Knowing your audience and what they are capable of doing for you is an important skill that is harped on constantly but often looked past. People will often go to the wrong person for the wrong information, and even though that person might answer your question it might not be the person that provides the best opportunity for you. Another example that occurs constantly is going to an advisor or guidance counselor for high school students about what they want to pursue in life. Often these counselors have hundreds of students they are in charge of. A single human can’t know the interests and complexities of every single student at that school. These advisors will often make you take a test that identifies areas of interest and then provides you with occupational studies that fall into that area. Although this tactic might give you an answer, it doesn’t provide the best possible outcome.
For a situation like this you should have a conversation with yourself (yes, yourself can be an audience and person to talk to). You should sit down and analyze what in life truly makes you happy, not a test. What subjects do I like in school? Can I see myself doing this for the rest of my life? Do I want to go to college? These are all questions that no one else can answer for you and it is often hard for people to understand that you hold the answer to many of the major questions in your life like, how can I live my happiest life? And do I want to marry this person? When someone begins to understand that these questions can be answered internally, a new door is unlocked and often left open to be used over and over again.
To master the skill of knowing your audience it is important to test the ambits of your audience, especially yourself. Identify what they can offer you and why you are talking to that person. This skill will never be mastered by anyone but, you can become better at it every single day.
The third and final skill is connectivity. Connectivity is often replaced by many people with the phrase, “Gain respect” or build “Ethos”. Although these may prove effective in many situations, they don’t cover the majority of conversations you have daily. When building credibility or trying to gain respect you often place yourself in a position of superiority, saying you are more knowledgeable than your audience. This might be effective when writing an argumentative essay in your English or sociology course but, often proves disadvantageous when used in anything else.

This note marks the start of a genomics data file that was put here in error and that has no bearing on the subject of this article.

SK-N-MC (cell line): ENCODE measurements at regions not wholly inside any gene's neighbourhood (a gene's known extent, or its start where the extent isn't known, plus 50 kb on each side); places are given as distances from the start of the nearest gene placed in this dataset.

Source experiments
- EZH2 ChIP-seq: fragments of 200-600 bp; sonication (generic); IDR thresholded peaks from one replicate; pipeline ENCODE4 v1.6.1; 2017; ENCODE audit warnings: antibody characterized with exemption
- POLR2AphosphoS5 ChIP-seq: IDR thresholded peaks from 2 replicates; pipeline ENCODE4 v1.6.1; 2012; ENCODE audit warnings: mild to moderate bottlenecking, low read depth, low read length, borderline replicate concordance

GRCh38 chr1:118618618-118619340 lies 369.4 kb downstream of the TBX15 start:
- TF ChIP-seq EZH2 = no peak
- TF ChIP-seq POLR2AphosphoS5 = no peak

The fact of the matter is that when communicating with another person you are both filled with emotions and stories that represent who you are. These stories can have effects on mindset, personality, or physical abilities but, these stories are what make each person different. Something is amazing about how an experience someone had years prior can affect their entire future and being able to connect on a level of that magnitude is more powerful than any ethos or credibility someone can build. There is something about the human species that connecting on a shared experience or idea can aid any situation.
The best example of this is the Christmas Truce of 1914. For those of you that don’t know this astonishing story, it began the night of Christmas eve on the western front during World War I. As British troops sat in the trenches across the long, cold, dark, and deathly open plain of no man’s land, they began to hear German troops singing silent night. The allies wondering what was happening slowly began to join in, singing Christmas carols as the night continued. It was even reported that brass bands were heard playing to the tunes of songs. The following morning, as the sun broke the horizon, German troops popped their heads out one by one cheering “Merry Christmas” in the allies’ native tongue. When the allies saw the Germans were holding no weapons, they did the same and met in the middle of no-mans-land to shake hands. For the rest of the day, this mutual ceasefire was accompanied by presents of plum puddings and cigars being exchanged, Christmas trees being lit, and even a report of a soccer game with members of both sides’ happenings.
In one of the world’s most significant and destructive wars, people of different cultures, backgrounds, beliefs, languages, and countries were able to connect over one thing, Christmas. One simple celebration of the birth of Jesus was able to stop what years of war and arguments could not. These men found a connection with the people they were supposed to hate the most and managed to celebrate in the dead of winter during one of the world’s largest wars.
So, when looking at that person you are talking to across the table or on the other side of the phone, realize something. Realize that you may have different views and backgrounds but, you are both individuals just trying to get through your day. I challenge you to try and make that connection. Try and create a relationship that isn’t built on the normal foundations of society but built on the want and need of humans to connect with other people. These three skills are so simple and that is what’s so amazing about them. You can work on them every day and just by practicing them your communication in all aspects of life can rise to a level you never thought possible. You will begin to notice that these skills are like a dance, all of them connect in some way and when combined and used together they make dance so smooth and simple it leaves you in owe.